Tuesday, April 17, 2007
To the left, to the left
Why do the arts lean leftward, politically? Back when I was more of an ideologue, I just figured: the arts are good, so naturally, artists tend to be on the side of good, and that's the left side, of course. You get older, things get less black & white, and you begin to wonder. Why do most writers, musicians, visual artists, filmmakers, dancers, performers in general, tend to be progressives rather than conservatives? The place of art, at least in modern culture, has often been at odds with repressive powers that be (hence the image of Trotsky's pals Diego Rivera and Frida Kahlo, godparents of this post). Why do contemporary American artists who express opinions about politics and current events almost unanimously deplore the current administration's policies?
First, what's left and what's right? I'm saying that the extreme left end of the political spectrum is anarchy; the extreme right is a police state. More toward the center, liberalism favors equality and social freedom; conservatism favors hierarchy and social order (and the free reign of capital). Is the most balanced view simply moderate, down the middle? I don't think so, because power and wealth tend to reinforce each other, concentrating in institutional elites, so the right’s laissez-faire attitude toward power and capital is only balanced out by moving farther leftward, constraining the abuse of that power. If you have a big fat bossy kid on a seesaw, it’ll take several kids on the other side to get him off the ground. Or you could lengthen that side of the lever away from the fulcrum in the middle and place one underfed lefty on the seat.
Do the assumptions behind my first two paragraphs really hold up?
1) I think so. The arts do lean left. A cursory survey suggests that it’s overwhelmingly disproportionate, and going deeper just amplifies that, exceptions proving the rule. For every Ezra Pound defending Mussolini, a hundred poets from Whitman to Neruda to Szymborska spend their lives writing in the other direction. For every John Milius reactionary fantasy there are scads of films celebrating liberal values or satirizing the fecklessness of the powerful. For every Ron Silver strutting and fretting on behalf of the Iraq war, five hundred other actors run lines of leftist dialogue against it. And among musicians, well, the left claims pretty much everybody but Toby Keith and his ilk. Rock & roll is about rebellion, so you don’t get much right-wing apologia in popular music, other than country & western.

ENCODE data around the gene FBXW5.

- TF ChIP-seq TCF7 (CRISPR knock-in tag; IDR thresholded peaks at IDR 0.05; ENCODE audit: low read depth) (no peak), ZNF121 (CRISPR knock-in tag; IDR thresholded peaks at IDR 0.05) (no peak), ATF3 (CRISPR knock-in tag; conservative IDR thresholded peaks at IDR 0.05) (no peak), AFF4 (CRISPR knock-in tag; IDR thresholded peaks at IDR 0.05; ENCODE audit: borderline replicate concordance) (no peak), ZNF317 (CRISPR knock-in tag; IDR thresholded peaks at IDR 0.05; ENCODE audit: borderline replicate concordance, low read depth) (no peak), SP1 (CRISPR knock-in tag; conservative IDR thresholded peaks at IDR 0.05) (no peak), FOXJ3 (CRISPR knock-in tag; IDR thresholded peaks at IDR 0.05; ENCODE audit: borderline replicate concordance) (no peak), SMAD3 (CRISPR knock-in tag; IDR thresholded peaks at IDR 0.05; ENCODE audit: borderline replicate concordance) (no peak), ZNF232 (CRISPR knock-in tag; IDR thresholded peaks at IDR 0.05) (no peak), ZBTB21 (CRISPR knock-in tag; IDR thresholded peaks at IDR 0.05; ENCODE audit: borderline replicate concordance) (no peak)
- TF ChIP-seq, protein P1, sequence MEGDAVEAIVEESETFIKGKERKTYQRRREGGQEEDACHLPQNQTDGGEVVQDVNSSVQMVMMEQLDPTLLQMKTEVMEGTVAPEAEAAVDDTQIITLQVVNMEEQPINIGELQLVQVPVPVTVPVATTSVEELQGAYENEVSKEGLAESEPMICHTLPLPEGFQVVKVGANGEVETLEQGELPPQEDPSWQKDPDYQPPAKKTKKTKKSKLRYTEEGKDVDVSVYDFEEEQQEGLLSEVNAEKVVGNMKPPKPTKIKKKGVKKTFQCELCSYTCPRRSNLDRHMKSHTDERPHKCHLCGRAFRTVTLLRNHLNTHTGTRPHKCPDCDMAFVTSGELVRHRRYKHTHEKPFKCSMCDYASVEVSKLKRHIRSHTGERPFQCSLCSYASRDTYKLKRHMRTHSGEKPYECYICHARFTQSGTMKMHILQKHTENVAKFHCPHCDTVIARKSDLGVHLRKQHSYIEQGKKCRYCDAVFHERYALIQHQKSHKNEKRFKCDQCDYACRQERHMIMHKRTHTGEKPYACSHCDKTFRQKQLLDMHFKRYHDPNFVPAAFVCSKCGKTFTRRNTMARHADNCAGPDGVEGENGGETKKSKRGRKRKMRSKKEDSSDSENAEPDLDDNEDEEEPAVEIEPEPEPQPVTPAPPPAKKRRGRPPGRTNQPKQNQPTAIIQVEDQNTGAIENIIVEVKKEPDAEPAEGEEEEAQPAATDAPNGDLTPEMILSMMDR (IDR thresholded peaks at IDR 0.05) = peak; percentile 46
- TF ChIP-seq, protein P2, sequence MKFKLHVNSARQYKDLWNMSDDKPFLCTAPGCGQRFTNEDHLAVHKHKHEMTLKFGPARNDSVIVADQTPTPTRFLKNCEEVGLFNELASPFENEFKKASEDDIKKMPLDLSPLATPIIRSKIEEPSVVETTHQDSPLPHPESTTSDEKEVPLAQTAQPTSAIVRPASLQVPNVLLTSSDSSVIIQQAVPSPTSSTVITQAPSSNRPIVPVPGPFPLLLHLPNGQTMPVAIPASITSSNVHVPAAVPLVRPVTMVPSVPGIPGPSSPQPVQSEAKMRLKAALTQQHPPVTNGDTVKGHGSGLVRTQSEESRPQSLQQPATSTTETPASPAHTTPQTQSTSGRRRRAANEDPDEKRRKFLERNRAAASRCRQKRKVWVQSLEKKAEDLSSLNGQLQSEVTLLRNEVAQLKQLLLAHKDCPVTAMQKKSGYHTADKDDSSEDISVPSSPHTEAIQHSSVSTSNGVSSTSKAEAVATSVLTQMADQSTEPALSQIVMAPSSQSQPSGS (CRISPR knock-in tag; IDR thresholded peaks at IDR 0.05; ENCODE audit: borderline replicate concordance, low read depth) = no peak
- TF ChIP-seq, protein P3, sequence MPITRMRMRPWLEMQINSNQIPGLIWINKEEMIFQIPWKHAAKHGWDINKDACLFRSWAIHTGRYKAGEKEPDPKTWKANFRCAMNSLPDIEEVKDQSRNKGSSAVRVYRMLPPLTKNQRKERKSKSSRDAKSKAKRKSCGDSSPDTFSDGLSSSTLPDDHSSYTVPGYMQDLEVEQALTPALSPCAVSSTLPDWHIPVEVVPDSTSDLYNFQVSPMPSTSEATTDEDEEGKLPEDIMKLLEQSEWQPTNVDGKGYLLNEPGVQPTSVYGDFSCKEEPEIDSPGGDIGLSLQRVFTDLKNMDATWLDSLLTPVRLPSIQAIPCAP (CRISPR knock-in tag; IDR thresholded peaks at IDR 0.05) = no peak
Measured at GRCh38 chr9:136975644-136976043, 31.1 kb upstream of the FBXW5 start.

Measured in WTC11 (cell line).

2) Maybe. I first started thinking about this when my freshman-year political science prof put communism on the left end of a spectrum and fascism on the right. It doesn't make sense. Communism is an economic construct, and in real life, it’s turned out to be state-run capitalism. If the spectrum is a truly political one, I think it goes from absolute freedom, which doesn’t really exist, to absolute order, which ditto (though not for lack of trying). It makes more sense to have governments like Stalin’s, Mao’s, Hitler’s, and Pinochet's on the same end of the spectrum. So the brief flirtations American artists have had with communism have always been more about reacting to fascist right-wing tendencies in the U.S. than embracing the Party line. Artists who got blacklisted in the ‘50s ended up nearly as disenchanted with communism as they were with McCarthyism.